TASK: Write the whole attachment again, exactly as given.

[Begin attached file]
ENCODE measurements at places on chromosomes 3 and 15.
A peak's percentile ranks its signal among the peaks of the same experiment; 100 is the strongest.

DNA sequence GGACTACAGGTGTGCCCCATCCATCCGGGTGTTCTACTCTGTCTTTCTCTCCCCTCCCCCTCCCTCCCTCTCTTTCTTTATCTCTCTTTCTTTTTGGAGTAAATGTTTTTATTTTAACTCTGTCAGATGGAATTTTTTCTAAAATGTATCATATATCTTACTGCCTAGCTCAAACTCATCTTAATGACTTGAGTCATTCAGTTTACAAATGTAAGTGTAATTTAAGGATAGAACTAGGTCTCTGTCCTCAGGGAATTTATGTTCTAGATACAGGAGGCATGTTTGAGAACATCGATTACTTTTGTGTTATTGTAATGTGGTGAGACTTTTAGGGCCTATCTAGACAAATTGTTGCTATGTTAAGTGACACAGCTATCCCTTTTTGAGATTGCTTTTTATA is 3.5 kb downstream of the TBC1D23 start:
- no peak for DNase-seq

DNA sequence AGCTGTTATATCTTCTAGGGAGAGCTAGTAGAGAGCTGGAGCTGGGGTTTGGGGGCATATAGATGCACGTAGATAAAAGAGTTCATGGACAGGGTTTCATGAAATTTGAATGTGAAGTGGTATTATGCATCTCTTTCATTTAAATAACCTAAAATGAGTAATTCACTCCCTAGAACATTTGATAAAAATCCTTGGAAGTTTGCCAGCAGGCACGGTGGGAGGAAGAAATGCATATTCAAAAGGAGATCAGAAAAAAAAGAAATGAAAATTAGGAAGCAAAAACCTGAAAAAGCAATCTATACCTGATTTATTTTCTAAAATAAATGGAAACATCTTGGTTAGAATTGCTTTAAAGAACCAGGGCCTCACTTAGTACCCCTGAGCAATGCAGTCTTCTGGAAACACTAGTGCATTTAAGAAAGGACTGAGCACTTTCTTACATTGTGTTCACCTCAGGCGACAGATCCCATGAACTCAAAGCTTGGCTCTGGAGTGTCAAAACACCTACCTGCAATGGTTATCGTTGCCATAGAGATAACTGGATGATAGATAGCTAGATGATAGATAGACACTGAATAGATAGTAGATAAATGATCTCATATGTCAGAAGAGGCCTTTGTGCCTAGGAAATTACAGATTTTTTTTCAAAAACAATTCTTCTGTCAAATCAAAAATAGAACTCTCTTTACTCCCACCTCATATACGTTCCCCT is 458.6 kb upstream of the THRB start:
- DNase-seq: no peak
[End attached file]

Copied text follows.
ENCODE measurements at places on chromosomes 3 and 15.
A peak's percentile ranks its signal among the peaks of the same experiment; 100 is the strongest.

DNA sequence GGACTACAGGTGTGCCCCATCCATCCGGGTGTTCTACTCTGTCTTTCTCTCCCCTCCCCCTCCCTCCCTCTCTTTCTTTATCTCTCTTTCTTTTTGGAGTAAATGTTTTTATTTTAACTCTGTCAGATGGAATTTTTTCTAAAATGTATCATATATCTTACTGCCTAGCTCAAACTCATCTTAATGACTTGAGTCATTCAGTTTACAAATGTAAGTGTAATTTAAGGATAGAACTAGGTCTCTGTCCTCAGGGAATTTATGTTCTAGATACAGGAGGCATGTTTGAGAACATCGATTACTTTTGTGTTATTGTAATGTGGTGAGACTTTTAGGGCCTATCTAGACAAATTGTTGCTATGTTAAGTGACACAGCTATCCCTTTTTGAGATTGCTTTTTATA is 3.5 kb downstream of the TBC1D23 start:
- no peak for DNase-seq

DNA sequence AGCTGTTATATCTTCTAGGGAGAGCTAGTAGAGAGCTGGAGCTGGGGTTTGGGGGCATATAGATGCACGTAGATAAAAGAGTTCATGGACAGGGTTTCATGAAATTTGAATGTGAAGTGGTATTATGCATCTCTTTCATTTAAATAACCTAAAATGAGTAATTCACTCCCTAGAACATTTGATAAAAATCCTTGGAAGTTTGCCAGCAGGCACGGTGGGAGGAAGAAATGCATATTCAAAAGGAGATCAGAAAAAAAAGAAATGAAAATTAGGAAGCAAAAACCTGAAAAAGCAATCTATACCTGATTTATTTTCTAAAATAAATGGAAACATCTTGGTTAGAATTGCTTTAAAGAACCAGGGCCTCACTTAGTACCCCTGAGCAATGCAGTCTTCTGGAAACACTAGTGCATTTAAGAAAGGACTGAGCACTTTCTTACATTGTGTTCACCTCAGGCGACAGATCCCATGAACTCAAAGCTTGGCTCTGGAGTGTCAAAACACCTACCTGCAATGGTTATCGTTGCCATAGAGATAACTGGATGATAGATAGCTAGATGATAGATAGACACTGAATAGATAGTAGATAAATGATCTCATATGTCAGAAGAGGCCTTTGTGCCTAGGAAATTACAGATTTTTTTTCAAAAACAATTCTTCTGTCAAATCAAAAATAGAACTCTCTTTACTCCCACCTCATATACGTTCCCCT is 458.6 kb upstream of the THRB start:
- DNase-seq: no peak